Community spirit: Fish working to center startup around Caribbean food, culture

Jamaican-born entrepreneur aiming to open ‘Taste of Caribbean’ food market, restaurant concept in Newark

Chanice Fish knows about the grocery business. She helped her mom open two food markets in her native Jamaica two decades ago.

Fish knows about cooking authentic island recipes, too. She currently has a catering business as a side hustle.

She’s learning how to be an entrepreneur.

Fish is in the process of building out Taste of the Caribbean Food Market, a 2,500-square-foot facility in Newark that she is aiming to open in the first quarter of 2025.

When it’s complete, it will enable her to fulfill her true passion: Teaching others about the culture of the Caribbean through its rich and diverse food offerings.

The store, to be located at 17 Linden St. in Newark, will be a restaurant that serves Caribbean food — and a market that sells authentic products for those looking to cook at home. And it will come with an educational component, teaching customers about the region.

“The store will be a food experience,” she said. “It will be a fusion of education and entertainment, where customers will be able to shop and learn about the Caribbean.”

The store will feature animatronic displays that offer that education in an entertaining way, Fish said. And the content will consistently change. Fish said each month will be devoted to a different island nation — with months connected to the independence anniversary of the nation as much as possible.

“We want it to be a complete cultural experience, a community hub, not just a place for food,” she said.

Fish is taking entrepreneurial courses at New Jersey Institute of Technology this semester, while pursuing a master’s degree at Montclair State University.

Her business acumen, however, has long been apparent.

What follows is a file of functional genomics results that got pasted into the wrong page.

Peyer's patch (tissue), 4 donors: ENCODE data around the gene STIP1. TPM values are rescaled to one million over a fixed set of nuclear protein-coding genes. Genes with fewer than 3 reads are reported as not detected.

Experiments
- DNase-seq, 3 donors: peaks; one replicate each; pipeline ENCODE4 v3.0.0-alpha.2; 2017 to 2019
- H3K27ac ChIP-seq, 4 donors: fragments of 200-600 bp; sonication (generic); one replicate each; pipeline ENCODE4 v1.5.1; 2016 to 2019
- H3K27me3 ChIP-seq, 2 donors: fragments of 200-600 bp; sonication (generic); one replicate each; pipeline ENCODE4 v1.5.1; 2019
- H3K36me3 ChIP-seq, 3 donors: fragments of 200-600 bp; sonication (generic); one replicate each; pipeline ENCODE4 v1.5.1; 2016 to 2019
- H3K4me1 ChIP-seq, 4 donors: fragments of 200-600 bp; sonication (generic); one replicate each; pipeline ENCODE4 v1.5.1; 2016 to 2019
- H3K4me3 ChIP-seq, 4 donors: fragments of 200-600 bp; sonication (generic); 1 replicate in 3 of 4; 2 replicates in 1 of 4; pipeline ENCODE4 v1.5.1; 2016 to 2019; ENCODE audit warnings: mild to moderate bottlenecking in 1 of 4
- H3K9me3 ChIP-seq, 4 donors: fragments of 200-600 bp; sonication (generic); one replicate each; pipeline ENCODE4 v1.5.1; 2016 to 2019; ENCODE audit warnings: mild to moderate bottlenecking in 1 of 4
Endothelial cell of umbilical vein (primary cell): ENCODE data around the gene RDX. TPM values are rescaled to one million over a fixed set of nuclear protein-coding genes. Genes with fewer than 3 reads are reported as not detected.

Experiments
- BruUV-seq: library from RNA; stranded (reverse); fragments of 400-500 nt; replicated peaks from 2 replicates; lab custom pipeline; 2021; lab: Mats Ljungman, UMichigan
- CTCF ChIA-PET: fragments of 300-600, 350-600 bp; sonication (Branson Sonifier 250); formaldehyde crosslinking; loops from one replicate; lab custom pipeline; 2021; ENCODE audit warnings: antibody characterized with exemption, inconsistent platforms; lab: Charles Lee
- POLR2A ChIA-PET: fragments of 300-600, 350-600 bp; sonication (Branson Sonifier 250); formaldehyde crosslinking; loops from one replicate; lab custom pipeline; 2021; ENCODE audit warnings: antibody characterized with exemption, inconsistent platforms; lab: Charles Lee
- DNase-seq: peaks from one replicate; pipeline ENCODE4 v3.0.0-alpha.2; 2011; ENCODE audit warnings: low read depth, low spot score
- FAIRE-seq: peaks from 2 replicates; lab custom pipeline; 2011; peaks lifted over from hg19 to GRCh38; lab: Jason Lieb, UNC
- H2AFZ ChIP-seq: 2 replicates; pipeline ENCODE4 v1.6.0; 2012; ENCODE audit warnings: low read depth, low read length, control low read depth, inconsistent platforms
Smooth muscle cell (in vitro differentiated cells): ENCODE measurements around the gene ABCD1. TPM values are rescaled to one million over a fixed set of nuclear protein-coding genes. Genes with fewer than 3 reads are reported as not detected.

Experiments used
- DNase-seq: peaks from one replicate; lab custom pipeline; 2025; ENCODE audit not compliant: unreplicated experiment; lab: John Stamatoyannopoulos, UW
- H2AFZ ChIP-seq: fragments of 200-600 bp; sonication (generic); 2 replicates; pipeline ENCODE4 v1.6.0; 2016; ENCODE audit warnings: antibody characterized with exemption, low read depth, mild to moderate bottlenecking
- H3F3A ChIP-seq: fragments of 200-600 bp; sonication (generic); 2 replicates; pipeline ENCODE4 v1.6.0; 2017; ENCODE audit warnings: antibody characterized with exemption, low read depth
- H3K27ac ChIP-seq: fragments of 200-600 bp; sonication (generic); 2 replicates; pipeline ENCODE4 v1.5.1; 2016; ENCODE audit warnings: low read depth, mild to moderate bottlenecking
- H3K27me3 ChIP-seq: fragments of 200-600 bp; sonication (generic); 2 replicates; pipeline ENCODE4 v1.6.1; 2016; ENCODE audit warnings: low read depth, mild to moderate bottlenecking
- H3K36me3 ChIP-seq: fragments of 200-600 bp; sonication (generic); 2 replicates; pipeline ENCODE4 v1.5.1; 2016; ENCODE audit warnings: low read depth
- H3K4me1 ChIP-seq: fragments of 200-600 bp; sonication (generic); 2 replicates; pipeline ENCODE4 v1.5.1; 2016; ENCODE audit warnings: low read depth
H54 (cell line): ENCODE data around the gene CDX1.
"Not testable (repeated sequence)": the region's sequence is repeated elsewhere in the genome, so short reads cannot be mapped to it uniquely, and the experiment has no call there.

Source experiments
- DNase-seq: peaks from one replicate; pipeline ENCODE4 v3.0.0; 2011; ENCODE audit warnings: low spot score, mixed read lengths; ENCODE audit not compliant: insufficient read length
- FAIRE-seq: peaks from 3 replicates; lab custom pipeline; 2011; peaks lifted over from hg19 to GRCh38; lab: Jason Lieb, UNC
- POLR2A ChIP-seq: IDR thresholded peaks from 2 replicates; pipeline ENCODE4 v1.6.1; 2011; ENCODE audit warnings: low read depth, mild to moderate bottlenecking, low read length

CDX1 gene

Fish was just a teenager when she and her mom opened their first store in Jamaica, doing so after graduating high school early — she was just 16.

After coming to the U.S. for college, she established herself as an environmental data specialist and project manager for TRC Cos. — her day job.

And, since she introduced her vision for the food market, she is talking to Rutgers University – Newark to be part of the meal plan, and potentially, NJIT, which she is working with on the animatronic component.

This entrepreneurial spirit and excellence certainly caught the eye of the Women’s Center for Entrepreneurship, which recently selected Taste of the Caribbean as one of its five finalists for its annual business pitch competition.

WCEC Executive Director Rana Shanawani said Fish has all the tools necessary to succeed.

“Chanice’s restaurant venture defies industry norms with a number of strengths,” she said. “It is strategically located in Newark and caters to the city’s vibrant Caribbean diaspora. It benefits from Chanice’s unique Caribbean background for authenticity and community insight. And it has a prime college campus location and plans for inclusion in the college meal plan, which mitigate typical restaurant failure rates.

“This business is positioned for sustained success in a competitive market.”

Fish is eager to pursue the journey — eager to pursue the lessons learned through her career and educational experiences moving forward.

“My favorite thing about being an entrepreneur is enjoying the freedom that comes with it,” she said. “It fulfills me to know that I’m able to impact my community in a positive way by showing up as my authentic self.

“Being able to share my culture and experience in a way that uplifts my community truly makes me happy.”